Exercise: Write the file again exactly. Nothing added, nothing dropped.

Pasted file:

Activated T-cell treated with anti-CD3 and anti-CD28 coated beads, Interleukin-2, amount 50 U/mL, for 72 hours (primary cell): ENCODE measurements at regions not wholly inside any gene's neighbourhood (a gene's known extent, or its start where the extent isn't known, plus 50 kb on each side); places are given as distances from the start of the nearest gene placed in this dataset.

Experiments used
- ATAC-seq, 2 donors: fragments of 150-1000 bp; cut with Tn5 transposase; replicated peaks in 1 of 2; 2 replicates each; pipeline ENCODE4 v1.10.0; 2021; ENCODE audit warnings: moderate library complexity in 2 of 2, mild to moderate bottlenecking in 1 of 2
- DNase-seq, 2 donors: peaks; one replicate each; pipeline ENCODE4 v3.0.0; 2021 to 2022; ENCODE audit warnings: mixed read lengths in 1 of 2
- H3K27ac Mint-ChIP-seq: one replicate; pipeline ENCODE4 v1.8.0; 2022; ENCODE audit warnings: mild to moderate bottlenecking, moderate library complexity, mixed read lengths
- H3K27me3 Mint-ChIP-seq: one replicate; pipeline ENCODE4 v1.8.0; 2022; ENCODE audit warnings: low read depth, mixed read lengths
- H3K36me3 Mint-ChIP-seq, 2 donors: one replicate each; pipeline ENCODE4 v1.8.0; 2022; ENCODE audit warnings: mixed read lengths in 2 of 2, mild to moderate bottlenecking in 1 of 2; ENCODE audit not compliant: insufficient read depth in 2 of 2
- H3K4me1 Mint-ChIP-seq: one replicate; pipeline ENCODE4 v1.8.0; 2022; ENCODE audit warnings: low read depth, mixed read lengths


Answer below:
Activated T-cell treated with anti-CD3 and anti-CD28 coated beads, Interleukin-2, amount 50 U/mL, for 72 hours (primary cell): ENCODE measurements at regions not wholly inside any gene's neighbourhood (a gene's known extent, or its start where the extent isn't known, plus 50 kb on each side); places are given as distances from the start of the nearest gene placed in this dataset.

Experiments used
- ATAC-seq, 2 donors: fragments of 150-1000 bp; cut with Tn5 transposase; replicated peaks in 1 of 2; 2 replicates each; pipeline ENCODE4 v1.10.0; 2021; ENCODE audit warnings: moderate library complexity in 2 of 2, mild to moderate bottlenecking in 1 of 2
- DNase-seq, 2 donors: peaks; one replicate each; pipeline ENCODE4 v3.0.0; 2021 to 2022; ENCODE audit warnings: mixed read lengths in 1 of 2
- H3K27ac Mint-ChIP-seq: one replicate; pipeline ENCODE4 v1.8.0; 2022; ENCODE audit warnings: mild to moderate bottlenecking, moderate library complexity, mixed read lengths
- H3K27me3 Mint-ChIP-seq: one replicate; pipeline ENCODE4 v1.8.0; 2022; ENCODE audit warnings: low read depth, mixed read lengths
- H3K36me3 Mint-ChIP-seq, 2 donors: one replicate each; pipeline ENCODE4 v1.8.0; 2022; ENCODE audit warnings: mixed read lengths in 2 of 2, mild to moderate bottlenecking in 1 of 2; ENCODE audit not compliant: insufficient read depth in 2 of 2
- H3K4me1 Mint-ChIP-seq: one replicate; pipeline ENCODE4 v1.8.0; 2022; ENCODE audit warnings: low read depth, mixed read lengths